Institute for War and Peace Reporting | Giving Voice, Driving Change

Limited Scope for Different View in Abkhazia

Statelet’s opposition struggles with lack of ideas, resources.
By Anaid Gogoryan
With less than two months to go before Abkhazia’s presidential elections, the main opposition candidate has accused the government of denying him equal access to the media and campaigning resources.



Raul Khadzhimba told IWPR that the actions of his rival, President Sergei Bagapsh, who has headed the Black Sea statelet – recognised as independent by Russia, but considered to be a rebel Georgian province by almost all other countries – since 2005, revealed that his talk of democracy was a lie.



“The representatives of the government pronounce beautiful words about how there must be an opposition in the country, but at the same time they react very negatively to the opposition’s actions and its assessments of what is happening in the country. This does not give a positive image of the government,” he said.



“The opposition does not have the chance to speak on television. It does not have the chance to present its position in the state newspapers. There is a barrier everywhere, which stops the opposition from appearing and this is done by the government. The government does not allow the opposition’s opinion to reach the whole population.”



Khadzhimba’s allegations are rejected by the government and, analysts say, a more serious problem for him is that Abkhazia’s rulers have only very limited room for manoeuvre, meaning he will struggle to present any policies distinct from Bagapsh’s.



The country is still devastated by the 1992-3 war in which Georgia lost control of Abkhazia, and it is reliant on Russia for more than half of its budget, meaning its policy is limited by the demands of Moscow.



“All the political movements —from the government and the opposition – speak of the need to build a law-based democratic state, a socially-orientated market economy, the significance of preserving the Abkhaz ethnic group and language, of strengthening ties with Russia,” said Arda Inal-Ipa, the co-director of the Centre for Humanitarian Programmes think-tank in Sukhum.



“A normal observer struggles to work out what is the main difference between the main political forces. A clear and comprehensible difference is in personnel, in the leaders and make-up of the teams. I still hope that the decisive factor in the elections will not be negative campaigning but ideas and programmes.”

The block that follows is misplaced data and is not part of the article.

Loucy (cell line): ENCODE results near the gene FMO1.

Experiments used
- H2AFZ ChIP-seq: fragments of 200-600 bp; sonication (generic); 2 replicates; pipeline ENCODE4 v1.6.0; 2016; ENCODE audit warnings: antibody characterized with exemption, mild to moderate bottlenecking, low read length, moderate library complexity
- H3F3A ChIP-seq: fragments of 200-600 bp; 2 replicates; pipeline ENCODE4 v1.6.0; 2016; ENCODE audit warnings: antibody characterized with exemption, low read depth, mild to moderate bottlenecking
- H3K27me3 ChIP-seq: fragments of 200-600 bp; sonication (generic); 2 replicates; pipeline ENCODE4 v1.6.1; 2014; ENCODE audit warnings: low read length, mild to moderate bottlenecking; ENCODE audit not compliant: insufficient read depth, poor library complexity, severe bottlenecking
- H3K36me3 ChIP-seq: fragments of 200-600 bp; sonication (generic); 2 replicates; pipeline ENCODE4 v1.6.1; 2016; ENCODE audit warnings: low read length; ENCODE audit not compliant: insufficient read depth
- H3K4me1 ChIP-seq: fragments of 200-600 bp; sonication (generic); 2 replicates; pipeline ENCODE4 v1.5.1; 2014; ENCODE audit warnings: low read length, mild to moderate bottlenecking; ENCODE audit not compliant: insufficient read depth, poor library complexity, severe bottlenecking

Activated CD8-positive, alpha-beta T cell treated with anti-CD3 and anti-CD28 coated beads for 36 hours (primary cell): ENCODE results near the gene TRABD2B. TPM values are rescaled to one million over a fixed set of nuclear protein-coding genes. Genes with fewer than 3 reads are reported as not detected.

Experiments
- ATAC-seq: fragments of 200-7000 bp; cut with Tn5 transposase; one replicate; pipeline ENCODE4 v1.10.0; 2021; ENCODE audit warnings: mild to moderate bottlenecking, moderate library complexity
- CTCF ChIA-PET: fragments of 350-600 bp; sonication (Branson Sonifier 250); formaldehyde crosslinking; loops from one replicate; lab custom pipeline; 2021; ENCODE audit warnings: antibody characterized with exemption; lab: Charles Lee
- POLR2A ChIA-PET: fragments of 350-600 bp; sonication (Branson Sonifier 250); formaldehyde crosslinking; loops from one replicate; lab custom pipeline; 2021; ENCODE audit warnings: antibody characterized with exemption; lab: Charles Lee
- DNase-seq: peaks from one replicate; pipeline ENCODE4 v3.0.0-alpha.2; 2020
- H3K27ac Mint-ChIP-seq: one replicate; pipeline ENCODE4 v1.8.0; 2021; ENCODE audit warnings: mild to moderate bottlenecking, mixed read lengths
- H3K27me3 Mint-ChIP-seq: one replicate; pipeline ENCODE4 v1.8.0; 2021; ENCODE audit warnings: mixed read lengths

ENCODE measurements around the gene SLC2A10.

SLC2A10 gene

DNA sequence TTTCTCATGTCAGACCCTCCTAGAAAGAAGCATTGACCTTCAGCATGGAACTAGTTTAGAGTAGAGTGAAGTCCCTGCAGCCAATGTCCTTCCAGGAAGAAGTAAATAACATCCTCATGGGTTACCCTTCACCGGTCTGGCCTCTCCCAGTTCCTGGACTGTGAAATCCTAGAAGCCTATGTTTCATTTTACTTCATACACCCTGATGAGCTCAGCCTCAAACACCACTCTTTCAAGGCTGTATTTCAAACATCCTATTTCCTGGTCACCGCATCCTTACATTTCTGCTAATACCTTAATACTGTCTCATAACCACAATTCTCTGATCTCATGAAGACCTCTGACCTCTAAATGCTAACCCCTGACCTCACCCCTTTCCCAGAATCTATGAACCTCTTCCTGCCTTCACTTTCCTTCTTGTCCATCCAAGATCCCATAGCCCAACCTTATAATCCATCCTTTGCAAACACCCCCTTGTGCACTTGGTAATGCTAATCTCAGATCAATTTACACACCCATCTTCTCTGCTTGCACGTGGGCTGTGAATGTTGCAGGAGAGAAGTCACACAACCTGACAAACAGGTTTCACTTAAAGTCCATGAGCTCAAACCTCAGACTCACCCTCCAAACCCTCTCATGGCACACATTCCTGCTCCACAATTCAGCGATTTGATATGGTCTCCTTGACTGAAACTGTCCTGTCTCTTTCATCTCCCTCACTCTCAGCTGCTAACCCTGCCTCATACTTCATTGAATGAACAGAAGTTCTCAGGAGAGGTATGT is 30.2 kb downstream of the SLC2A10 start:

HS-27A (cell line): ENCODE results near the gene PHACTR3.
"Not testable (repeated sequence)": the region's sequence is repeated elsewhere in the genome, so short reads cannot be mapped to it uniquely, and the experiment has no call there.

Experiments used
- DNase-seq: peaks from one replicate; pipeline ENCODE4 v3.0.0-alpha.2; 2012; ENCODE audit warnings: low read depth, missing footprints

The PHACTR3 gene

Khadzhimba’s team secured a significant victory in forcing the government to backtrack on plans to grant Abkhazian citizenship to ethnic Georgians living in the eastern Gal region in August, and created an impression that the authorities were pro-Georgian – not a popular thing to be among the non-Georgians who make up most of Abkhazia’s population.



“This reminds many people of the situation in the elections of 2004, although, the tactic did not work then. Sadly, we must conclude that our society is missing the chance of using the pre-electoral rise in political agitation for holding constructive discussions on the future of the country,” Inal-Ipa said.



Khadzhimba lost the 2004 election to Bagapsh, and – in a post-election deal brokered by Russian officials to end protests that followed the disputed poll – served as vice-president until earlier this year. He now says that, when he was in government, his initiatives were ignored by Bagapsh’s allies, but his previous closeness to the government is easily exploited to undermine his position as an opposition leader.



“My personal attitude to him is positive, but he did not prove himself to be a good government figure,” said Marina Gumba, head of the pro-government political movement Amtsakhara.



“Having headed the service of state security, he now talks about crime and our criminal situation. It is not right to blame someone else for this, and not recognise that it happened with his own connivance. He says that nothing is done in the state but all these years he either ran, or headed these structures. It is not correct for a man who was prime minister, vice-president, who headed the security services, to behave that way.”



Still, such criticism has not stopped Khadzhimba attacking the government on its record, and even using his own experience as proof – which rather takes the sting out of Gumba’s criticism of him.



He said he knew of a number of criminal cases being prepared against opposition activists.



“I know of the specifics of the actions of the authorities and the exploitation of the police to influence opposition supporters, and about how it is done. I cannot rule out that this process is still continuing,” he said.



“If, before the arrival of the current authorities, the situation was not the best, then in the last four and a half years it has got much worse. Just show me any fact to show that the government has kept the promises it made to the people.”



But he has a long way to go to convince neutral observers.



Inal Khashig, editor of the independent Chegemskaya Pravda weekly, said activists had nothing to complain about – although he has himself been warned about publishing critical material.



He said there had been a vast improvement in political freedom since the days of Vladislav Ardzinba, who led the Abkhazians in their war against Georgia and headed the state until Bagasph’s election.



“In Abkhazia the situation with the opposition is fine, not like it was ten years ago when to be in opposition meant you had to be some kind of hero. Abkhazia has progressed. Today opposition is not something negative, there are no obstacles,” he said.



Anaid Gogoryan is a reporter from Chegemskaya Pravda and a participant in IWPR’s Cross-Caucasus Journalism Network.